In light of the recent and now-famous Kathy Sierra incident, respected publisher and blogger Tim O’Reilly has proposed a “Blogger’s Code of Conduct” that would be followed by individual bloggers, and promoted with a badge (actually modeled after a Wild West sheriff’s badge) on their website.
Is a Code of Conduct Needed?
So far, the primary response to the code of conduct has been (not surprisingly) controversy and skepticism.
Jeff Jarvis of BuzzMachine summed up the opposing viewpoint thusly:
[W]hen I moved into the place that is my town, I didnâ€™t put up a badge on my fence saying that Iâ€™d be a good neighbor (and thus anyone without that badge is, de facto, a bad neighbor). I didnâ€™t have to pledge to act civilized. I just do. And if I donâ€™t, you can judge me accordingly. Are there rules and laws? Yes, the same ones that exist in worlds physical or virtual: If I libel or defame you on the streetcorner or in a paper or on a screen, the recourse is the same. But I donâ€™t put up another badge on my fence saying I wonâ€™t libel you.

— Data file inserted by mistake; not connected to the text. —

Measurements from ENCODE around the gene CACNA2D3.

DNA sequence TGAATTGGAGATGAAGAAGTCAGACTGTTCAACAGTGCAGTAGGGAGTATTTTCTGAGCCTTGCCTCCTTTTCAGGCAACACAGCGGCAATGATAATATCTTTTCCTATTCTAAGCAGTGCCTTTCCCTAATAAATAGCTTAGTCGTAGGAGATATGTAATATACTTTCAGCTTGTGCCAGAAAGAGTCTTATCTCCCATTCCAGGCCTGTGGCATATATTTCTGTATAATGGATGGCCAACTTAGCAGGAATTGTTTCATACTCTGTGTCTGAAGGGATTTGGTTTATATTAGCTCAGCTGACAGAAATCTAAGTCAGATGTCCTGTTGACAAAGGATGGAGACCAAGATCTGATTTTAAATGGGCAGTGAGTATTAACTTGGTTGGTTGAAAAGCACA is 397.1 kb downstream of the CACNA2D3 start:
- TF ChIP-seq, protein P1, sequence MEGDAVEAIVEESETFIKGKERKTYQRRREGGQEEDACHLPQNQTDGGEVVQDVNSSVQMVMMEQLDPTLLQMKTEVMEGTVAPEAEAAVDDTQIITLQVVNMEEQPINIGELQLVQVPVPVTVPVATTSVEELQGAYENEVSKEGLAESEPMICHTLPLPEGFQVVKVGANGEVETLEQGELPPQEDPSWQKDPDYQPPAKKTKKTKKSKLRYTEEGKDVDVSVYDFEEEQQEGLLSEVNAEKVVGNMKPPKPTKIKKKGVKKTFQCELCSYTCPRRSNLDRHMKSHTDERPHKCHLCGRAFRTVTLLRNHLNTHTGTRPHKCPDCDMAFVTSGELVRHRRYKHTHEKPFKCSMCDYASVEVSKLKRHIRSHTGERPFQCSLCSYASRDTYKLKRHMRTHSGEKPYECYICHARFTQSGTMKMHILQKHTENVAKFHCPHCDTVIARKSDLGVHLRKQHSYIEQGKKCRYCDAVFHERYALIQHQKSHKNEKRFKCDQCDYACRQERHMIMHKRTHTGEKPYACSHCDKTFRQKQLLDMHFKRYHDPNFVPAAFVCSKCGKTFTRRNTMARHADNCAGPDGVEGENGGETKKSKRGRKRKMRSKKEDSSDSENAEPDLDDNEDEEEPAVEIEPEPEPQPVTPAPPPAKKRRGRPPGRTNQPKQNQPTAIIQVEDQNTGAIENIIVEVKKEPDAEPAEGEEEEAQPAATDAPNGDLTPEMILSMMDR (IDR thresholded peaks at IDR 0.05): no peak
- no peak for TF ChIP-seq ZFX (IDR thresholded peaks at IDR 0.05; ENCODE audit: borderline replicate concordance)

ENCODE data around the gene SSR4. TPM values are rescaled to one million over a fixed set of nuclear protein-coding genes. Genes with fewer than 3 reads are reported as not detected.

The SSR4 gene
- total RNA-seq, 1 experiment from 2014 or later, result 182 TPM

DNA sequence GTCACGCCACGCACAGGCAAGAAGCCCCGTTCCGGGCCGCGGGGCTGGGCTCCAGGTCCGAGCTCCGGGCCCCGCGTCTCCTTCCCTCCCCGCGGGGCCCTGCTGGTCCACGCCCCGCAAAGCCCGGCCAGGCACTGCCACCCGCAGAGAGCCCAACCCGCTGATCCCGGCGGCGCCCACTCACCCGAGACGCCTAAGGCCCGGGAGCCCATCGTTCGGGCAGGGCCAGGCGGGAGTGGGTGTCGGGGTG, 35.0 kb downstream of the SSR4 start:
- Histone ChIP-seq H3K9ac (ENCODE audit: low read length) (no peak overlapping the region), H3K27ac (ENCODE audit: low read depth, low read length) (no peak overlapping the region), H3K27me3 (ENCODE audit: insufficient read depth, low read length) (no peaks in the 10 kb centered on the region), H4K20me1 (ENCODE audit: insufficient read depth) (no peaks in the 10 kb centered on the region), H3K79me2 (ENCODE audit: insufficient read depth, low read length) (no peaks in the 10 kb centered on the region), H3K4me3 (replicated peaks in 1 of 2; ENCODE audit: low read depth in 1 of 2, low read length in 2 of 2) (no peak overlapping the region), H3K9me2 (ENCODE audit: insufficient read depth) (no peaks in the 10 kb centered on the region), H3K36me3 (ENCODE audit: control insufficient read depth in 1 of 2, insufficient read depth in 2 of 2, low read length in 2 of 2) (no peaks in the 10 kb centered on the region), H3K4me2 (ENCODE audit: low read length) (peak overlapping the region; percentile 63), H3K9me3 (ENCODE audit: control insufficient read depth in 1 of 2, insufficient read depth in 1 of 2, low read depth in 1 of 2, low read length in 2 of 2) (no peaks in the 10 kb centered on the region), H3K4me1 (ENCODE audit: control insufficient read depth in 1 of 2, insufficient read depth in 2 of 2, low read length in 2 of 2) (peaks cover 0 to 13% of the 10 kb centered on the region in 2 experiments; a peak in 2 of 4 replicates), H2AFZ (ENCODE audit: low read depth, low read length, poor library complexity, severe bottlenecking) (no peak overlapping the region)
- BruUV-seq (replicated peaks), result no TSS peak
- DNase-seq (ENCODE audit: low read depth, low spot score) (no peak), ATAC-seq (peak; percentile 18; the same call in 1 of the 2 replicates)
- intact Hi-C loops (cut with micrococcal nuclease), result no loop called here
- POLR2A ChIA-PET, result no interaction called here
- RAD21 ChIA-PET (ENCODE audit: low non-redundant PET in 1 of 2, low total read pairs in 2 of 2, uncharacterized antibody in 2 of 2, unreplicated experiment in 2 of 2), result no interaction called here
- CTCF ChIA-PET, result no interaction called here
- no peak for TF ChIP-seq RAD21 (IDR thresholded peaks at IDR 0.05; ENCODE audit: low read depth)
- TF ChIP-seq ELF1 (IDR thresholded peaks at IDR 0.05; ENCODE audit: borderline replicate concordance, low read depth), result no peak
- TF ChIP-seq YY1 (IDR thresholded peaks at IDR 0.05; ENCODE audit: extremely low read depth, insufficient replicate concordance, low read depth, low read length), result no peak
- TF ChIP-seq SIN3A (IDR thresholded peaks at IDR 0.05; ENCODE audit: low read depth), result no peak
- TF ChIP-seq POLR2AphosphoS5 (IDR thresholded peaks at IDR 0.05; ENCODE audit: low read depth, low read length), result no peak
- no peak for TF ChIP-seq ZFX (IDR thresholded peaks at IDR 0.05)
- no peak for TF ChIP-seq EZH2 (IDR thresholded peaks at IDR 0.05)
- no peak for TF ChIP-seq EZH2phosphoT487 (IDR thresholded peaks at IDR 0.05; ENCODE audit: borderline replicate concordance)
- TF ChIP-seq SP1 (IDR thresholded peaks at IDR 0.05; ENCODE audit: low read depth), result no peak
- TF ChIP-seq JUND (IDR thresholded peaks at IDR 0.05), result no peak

Does It Hurt More Than It Helps?
One unfortunate aspect of O’Reilly’s move is the response from the media. It’s a great publicity move for O’Reilly himself, who’s received coverage from a variety of major media outlets, but at what cost?
The news media has, predictably, jumped on this opportunity to spin the blogosphere as a sordid and lawless colony on the fringe of society—with O’Reilly cast as the upright sheriff trying to save the women and children.
The New York Times take on it? A Call for Manners in the World of Nasty Blogs. “Nasty Blogs”? This obviously hasn’t raised the level of discourse a whole lot.
That spin is great for selling newspapers, but the net result is yet another negative tourist campaign for the Web: “Blogging: Where the Bad People Are!”
What Happens Next?
Robert Scoble had this to say:
I do find disquieting the social pressure to get on board with this program. Tim Oâ€™Reilly is a guy who really can affect oneâ€™s career online (and off, too). I do have to admit that I feel some pressure just to get on board here and that makes me feel very uneasy.
Where we go from here is up to the crowd, but my guess is that this effort will follow the path of so many others—reviewed, evaluated, discussed, and ultimately found wanting.
What’s your take on it?